Introduction

Because of a marked pituitary dysfunction, which is not reversed by dialysis, infertility is frequently a problem in male patients with chronic renal failure (CRF). CRF is associated, in fact, with impaired gonadal steroidogenesis and gametogenesis, elevated gonadotropin levels and attendant alterations in hypothalamic regulation of pituitary‐gonadal function [1]. Therefore, any additional cause of infertility can further and dramatically decrease the ability of patients with CRF to conceive. These additional causes can be related to metabolic conditions, such as protein‐caloric malnutrition (a frequent complication of CRF, and capable of inducing Leydig cell insufficiency) [2], or extra‐renal complications of the primary disease, such as adult polycystic kidney disease (ADPKD).

Male patients with ADPKD, a disease responsible for ∼6% of all cases of end‐stage renal failure in Italy (unpublished data from the 1999 report of the Italian Society on Nephrology), have an increased rate of infertility even before developing advanced renal insufficiency.

Case report

A 38‐year‐old white married man was admitted in our unit because of infertility. Diagnosis of ADPKD had been made at the age of 26 years. No other relevant disease had been diagnosed before his admission. His serum creatinine was 0.8 mg/dl and creatinine clearance was 98 ml/min. Diagnostic criteria for infertility included: history, physical examination, abdominal and transrectal ultrasonography, nuclear magnetic resonance imaging, hormonal studies and semen analyses. The patient denied genitourinary symptoms or previous surgery. Physical examination did not reveal testicular abnormalities. Abdominal ultrasonography, however, showed multiple large cysts in both kidneys and the liver. Transrectal ultrasonography revealed a normal prostate, but both seminal vesicles appeared enlarged, with diameters of 2 and 3.2 cm, respectively. Abdominal nuclear magnetic resonance confirmed this finding. Serum levels of follicle‐stimulating hormone, luteinizing hormone and PRL were normal, both at baseline and after stimulation with gonadotropin‐releasing hormone, TRH and β‐estradiol. Nevertheless, semen analyses showed ipozoospermia with severe oligo‐terato‐zoospermia, and we made a diagnosis of infertility secondary to ductal obstruction from dilation of seminal vesicles [3].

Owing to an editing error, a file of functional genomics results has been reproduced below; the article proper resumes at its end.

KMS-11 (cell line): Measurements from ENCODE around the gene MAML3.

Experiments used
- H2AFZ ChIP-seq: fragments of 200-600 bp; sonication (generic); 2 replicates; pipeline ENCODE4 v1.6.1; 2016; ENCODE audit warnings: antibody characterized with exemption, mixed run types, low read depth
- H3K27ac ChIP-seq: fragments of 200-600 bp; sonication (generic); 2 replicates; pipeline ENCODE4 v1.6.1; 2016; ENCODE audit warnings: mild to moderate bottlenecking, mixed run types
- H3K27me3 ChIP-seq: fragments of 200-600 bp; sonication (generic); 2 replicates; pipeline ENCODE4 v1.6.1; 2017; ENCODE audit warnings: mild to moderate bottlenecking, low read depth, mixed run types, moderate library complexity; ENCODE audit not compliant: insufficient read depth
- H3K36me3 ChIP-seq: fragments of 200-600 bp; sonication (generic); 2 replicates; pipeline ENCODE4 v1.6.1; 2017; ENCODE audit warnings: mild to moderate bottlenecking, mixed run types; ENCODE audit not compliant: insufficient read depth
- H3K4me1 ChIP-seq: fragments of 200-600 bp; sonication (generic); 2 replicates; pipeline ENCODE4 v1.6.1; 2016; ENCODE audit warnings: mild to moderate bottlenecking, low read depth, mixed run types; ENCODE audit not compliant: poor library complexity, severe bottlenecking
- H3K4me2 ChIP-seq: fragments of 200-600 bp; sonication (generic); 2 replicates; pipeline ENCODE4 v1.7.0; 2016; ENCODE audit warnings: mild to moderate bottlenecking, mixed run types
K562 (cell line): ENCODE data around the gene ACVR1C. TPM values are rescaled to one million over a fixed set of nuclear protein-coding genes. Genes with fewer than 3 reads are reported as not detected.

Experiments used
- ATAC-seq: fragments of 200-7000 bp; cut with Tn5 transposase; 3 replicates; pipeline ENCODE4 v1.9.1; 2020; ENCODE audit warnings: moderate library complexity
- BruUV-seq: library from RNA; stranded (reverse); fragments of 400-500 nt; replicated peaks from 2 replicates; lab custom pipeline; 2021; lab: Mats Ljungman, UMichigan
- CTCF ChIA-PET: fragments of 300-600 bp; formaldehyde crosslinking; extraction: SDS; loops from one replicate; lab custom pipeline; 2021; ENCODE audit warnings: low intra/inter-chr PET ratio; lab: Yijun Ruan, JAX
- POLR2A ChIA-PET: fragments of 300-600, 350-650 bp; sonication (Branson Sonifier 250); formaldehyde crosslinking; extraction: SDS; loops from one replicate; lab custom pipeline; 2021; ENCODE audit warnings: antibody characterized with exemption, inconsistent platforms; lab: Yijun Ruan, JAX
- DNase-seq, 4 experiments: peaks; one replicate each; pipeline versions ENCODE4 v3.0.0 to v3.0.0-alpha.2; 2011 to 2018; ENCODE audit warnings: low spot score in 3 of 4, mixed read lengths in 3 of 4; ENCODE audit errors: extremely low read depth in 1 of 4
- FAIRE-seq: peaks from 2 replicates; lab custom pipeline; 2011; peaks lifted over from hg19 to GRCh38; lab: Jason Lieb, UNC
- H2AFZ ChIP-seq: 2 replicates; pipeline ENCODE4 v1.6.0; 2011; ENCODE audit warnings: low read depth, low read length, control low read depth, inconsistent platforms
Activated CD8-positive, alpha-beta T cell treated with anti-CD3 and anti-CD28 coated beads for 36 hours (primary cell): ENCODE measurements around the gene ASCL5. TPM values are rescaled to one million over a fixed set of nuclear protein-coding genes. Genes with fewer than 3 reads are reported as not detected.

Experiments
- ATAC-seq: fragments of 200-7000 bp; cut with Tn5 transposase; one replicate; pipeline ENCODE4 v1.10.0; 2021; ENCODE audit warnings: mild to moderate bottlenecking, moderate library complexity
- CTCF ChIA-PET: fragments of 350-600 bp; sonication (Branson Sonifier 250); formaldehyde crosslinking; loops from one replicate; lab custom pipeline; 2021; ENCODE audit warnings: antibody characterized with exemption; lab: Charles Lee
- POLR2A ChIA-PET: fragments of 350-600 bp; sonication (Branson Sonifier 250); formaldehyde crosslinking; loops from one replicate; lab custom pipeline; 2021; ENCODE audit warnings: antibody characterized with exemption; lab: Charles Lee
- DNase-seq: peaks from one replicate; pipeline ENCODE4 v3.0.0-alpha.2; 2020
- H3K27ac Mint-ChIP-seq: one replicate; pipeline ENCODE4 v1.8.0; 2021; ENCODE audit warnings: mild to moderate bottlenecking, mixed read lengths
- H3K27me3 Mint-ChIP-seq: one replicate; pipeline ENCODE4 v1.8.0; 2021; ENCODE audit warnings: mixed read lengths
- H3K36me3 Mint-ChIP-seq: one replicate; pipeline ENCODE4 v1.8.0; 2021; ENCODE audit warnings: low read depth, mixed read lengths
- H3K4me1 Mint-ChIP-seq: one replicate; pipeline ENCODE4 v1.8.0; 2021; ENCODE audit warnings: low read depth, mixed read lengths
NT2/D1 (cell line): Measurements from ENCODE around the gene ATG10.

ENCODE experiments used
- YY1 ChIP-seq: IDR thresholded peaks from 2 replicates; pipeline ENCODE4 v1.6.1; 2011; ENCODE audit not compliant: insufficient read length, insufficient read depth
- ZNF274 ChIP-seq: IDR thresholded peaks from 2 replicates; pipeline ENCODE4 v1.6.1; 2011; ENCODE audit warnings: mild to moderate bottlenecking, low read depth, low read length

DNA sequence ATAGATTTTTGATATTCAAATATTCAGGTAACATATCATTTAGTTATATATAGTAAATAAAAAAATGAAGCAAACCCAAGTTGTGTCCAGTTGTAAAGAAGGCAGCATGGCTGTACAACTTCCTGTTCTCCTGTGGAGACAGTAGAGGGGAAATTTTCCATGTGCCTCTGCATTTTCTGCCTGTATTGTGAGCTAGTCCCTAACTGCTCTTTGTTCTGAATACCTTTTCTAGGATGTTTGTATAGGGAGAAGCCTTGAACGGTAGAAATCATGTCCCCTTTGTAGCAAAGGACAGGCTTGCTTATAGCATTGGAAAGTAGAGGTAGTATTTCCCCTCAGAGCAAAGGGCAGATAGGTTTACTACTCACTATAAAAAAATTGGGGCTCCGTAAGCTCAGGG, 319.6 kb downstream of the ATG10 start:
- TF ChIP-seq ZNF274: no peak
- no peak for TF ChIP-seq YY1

Discussion

The association between polycystic kidney disease and infertility due to dilatation of seminal vesicles is an important, although often unrecognized, cause of infertility in patients with ADPKD. The mechanism by which enlarged vesicles can cause infertility is the obstruction of the ejaculatory ducts, which leads to azoospermia or severe oligospermia. The pathogenesis of cyst formation in ADPKD has not been clearly defined, but it is likely that it is due to the same basement membrane defect that allows cyst formation in multiple organs [4]. Unfortunately, ADPKD is sometimes associated with other causes of infertility as described by Okada et al. [5] who, studying infertile patients with 9+0 immotile spermatozoa, found a high prevalence (four out of 16 cases) of ADPKD, hypothesizing a genetic linkage between these two conditions. However, dilatated seminal vesicles are probably the most frequent andrological complication and cause of infertility. Danaci et al. [6] reported that as many as 60% of patients with ADPKD have seminal cysts. In contrast, only 5.2% of andrological patients without ADPKD have that abnormality [7].

Despite such an elevated prevalence, little is still known about this extrarenal complication. For example, it is never mentioned in textbooks of internal medicine or in most textbooks of nephrology. Nevertheless, the nephrologist should be aware of the possibility of such a complication, because, although transurethral resection of the ejaculatory duct usually does not improve the semen quality, early epididymal sperm aspiration for in vitro fertilization can be effective in treating infertility. Testicular biopsy, in fact, often shows normal spermatogenesis despite oligoteratospermia [3].

Conclusion

Because of the high prevalence in ADPKD of seminal cysts that can cause obstruction of the ejaculatory duct and other abnormalities such as axonemal 9+0 defect, consideration should be given to fertility in the initial evaluation of these patients, before the onset of uraemia further reduces their ability to conceive. Patients with ADPKD, whose analysis of ejaculation is still normal, should be offered the opportunity for sperm cryopreservation, while those with oligateratospermia and normal testicular biopsy could be considered for early microscopic epididymal sperm aspiration for in vitro fertilization.

Correspondence and offprint requests to: Professor Giorgio Fuiano, Policlinico Materdomini, 88100 Catanzaro, Italy. Email: fuiano@unicz.it or gfuiano@libero.it

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